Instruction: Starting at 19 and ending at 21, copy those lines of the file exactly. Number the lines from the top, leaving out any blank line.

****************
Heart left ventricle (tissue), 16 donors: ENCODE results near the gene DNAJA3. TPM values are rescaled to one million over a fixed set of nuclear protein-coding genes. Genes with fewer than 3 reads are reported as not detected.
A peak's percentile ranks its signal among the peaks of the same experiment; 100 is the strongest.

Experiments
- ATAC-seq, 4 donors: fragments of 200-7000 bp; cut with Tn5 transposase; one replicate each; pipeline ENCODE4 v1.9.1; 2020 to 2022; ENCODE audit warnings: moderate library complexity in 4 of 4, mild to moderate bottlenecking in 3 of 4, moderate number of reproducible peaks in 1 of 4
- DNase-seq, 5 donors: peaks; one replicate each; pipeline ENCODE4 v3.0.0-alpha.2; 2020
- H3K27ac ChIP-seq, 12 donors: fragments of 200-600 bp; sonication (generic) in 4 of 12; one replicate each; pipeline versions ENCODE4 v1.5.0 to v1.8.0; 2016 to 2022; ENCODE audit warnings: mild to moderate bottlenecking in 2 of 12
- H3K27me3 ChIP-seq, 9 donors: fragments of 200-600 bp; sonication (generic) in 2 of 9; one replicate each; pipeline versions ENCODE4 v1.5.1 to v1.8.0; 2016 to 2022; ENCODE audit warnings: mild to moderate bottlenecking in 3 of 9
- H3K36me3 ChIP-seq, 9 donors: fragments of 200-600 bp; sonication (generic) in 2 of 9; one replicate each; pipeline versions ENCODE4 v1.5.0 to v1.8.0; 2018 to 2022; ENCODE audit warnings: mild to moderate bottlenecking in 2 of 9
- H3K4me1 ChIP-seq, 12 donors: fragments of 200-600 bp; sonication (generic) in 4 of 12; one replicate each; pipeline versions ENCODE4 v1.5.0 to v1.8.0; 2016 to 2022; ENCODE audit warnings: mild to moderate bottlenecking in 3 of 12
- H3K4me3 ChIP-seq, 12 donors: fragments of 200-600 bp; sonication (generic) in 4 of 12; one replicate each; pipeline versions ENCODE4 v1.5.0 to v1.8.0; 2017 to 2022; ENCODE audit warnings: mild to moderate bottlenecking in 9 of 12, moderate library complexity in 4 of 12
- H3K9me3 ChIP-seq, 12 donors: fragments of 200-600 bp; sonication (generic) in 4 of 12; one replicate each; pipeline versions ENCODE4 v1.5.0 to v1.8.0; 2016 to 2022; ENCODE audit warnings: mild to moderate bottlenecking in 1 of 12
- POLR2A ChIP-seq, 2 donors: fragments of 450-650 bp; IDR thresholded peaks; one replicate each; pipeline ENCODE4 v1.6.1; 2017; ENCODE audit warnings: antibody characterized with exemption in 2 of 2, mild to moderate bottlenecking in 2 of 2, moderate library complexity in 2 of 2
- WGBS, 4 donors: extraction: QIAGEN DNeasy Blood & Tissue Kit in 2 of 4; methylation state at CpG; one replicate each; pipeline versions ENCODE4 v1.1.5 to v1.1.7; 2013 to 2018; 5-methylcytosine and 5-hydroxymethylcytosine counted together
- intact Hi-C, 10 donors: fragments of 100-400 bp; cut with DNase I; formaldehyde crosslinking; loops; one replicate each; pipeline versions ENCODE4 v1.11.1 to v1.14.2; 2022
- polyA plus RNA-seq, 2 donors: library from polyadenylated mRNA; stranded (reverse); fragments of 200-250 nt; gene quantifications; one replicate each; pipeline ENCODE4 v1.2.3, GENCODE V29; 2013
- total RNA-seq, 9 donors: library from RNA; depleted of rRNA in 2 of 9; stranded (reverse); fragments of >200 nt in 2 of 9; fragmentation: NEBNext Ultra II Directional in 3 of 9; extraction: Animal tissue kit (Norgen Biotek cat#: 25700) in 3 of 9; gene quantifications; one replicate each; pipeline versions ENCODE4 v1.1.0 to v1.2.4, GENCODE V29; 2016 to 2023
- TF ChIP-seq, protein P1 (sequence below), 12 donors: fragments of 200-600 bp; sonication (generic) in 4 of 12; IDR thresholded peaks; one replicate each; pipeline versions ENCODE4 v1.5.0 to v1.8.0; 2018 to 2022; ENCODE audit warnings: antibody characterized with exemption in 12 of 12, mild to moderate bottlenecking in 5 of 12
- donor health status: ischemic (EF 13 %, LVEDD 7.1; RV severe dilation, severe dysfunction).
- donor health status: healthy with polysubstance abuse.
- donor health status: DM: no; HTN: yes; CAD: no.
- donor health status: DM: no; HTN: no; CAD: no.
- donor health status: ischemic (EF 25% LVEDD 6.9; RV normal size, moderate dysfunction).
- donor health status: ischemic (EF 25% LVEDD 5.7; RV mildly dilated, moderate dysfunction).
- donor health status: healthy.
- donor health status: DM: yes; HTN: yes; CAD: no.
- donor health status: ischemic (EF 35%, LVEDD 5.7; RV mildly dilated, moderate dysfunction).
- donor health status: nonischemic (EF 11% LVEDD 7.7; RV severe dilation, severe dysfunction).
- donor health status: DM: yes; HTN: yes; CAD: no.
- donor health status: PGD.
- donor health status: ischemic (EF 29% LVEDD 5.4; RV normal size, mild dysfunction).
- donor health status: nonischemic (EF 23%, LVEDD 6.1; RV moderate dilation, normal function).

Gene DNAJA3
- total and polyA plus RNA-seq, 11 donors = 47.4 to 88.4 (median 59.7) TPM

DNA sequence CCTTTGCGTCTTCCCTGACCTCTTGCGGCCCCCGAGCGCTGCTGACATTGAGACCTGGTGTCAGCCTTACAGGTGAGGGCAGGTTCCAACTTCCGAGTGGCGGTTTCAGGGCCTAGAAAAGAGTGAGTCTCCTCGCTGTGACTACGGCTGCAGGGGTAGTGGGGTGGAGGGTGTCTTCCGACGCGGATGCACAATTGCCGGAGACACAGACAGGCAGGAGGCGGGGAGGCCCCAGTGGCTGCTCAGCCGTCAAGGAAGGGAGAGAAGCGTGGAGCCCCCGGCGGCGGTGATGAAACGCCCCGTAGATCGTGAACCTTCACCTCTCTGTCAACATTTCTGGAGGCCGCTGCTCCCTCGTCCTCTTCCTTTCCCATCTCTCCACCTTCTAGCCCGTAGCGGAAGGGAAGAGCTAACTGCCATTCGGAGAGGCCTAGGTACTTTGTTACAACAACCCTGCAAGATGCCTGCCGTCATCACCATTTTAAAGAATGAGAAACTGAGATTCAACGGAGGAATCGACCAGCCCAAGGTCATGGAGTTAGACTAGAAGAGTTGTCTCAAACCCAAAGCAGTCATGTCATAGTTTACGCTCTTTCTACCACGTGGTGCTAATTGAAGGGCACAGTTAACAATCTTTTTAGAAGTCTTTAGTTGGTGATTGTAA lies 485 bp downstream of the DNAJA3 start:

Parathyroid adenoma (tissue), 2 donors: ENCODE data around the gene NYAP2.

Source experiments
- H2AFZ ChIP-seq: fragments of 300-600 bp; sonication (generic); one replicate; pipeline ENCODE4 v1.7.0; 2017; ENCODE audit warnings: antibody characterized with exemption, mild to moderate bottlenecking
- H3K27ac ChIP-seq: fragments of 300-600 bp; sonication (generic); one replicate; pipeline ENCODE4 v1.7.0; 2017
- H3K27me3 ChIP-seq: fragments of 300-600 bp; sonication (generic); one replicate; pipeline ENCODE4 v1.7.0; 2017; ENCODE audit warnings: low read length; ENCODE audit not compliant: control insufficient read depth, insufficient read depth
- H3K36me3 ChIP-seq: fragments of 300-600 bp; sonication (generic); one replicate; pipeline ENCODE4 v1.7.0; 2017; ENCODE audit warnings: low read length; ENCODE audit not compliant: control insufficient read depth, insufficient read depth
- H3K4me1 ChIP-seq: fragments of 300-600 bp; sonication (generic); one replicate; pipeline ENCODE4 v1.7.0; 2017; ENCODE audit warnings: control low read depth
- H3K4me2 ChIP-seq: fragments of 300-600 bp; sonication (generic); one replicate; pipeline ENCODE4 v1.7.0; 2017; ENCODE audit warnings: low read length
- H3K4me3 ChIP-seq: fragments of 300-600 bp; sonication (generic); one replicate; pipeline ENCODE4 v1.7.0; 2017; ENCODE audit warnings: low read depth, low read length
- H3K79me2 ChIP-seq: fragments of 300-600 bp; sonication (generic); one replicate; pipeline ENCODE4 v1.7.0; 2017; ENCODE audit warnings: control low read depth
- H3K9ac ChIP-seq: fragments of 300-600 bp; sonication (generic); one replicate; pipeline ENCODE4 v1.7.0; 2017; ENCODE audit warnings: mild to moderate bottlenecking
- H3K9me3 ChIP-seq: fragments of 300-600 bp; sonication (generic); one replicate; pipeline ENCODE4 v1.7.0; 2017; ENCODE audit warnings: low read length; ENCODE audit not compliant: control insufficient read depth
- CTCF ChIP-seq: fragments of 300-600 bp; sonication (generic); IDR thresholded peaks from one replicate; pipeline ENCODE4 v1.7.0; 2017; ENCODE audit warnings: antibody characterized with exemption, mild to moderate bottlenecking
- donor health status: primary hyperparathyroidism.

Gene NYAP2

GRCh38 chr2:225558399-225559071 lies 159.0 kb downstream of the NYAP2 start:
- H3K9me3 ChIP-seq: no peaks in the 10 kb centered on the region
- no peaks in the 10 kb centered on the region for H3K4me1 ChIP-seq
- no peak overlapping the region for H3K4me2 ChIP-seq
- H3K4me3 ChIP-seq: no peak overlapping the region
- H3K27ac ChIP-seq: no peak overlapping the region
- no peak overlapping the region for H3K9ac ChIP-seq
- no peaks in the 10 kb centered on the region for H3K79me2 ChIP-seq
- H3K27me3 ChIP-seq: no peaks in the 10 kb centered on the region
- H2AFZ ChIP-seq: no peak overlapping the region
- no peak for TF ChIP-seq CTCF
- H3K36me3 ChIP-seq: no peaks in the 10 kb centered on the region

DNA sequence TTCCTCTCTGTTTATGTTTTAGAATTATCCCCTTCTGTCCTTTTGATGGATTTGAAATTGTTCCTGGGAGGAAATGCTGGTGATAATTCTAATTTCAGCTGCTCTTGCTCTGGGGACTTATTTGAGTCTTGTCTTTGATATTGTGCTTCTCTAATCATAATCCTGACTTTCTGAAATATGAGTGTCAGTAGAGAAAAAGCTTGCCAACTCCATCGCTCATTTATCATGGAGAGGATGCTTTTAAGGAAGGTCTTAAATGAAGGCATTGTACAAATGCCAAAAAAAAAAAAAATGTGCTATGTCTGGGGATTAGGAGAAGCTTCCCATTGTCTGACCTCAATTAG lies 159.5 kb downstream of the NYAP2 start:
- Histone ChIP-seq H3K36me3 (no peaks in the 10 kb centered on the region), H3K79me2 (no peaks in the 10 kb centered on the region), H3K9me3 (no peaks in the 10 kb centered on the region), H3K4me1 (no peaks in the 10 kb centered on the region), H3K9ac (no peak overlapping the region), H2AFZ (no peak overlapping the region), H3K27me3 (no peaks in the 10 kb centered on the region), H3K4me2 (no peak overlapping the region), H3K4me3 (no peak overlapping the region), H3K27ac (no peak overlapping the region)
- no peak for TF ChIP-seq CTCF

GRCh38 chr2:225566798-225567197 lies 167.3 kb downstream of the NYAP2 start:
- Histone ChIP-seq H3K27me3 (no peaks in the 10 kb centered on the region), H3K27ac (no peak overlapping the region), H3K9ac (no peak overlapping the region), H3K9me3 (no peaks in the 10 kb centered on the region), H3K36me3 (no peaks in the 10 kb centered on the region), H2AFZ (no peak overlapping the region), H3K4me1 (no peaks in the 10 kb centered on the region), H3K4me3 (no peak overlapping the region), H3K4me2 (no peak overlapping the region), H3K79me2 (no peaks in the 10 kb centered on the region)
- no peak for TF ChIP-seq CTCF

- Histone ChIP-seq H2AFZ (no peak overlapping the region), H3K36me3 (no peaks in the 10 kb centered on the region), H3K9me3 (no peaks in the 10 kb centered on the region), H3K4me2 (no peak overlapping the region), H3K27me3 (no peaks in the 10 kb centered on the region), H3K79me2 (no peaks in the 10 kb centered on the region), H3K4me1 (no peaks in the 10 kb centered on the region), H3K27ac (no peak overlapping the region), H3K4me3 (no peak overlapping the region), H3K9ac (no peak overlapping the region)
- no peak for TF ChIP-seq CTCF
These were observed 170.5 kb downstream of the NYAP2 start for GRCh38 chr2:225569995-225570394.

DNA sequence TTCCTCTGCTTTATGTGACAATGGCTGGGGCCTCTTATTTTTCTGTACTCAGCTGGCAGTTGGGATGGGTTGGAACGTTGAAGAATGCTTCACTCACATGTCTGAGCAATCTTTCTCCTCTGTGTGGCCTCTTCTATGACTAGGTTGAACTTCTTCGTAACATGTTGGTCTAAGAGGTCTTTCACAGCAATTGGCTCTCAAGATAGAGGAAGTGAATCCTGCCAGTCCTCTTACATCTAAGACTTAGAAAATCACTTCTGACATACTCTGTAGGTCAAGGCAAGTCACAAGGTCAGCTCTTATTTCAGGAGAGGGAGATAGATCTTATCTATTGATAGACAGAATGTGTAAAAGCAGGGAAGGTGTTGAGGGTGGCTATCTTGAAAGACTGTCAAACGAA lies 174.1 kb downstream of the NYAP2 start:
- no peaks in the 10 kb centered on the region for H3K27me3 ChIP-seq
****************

- donor health status: healthy with polysubstance abuse.
- donor health status: DM: no; HTN: yes; CAD: no.
- donor health status: DM: no; HTN: no; CAD: no.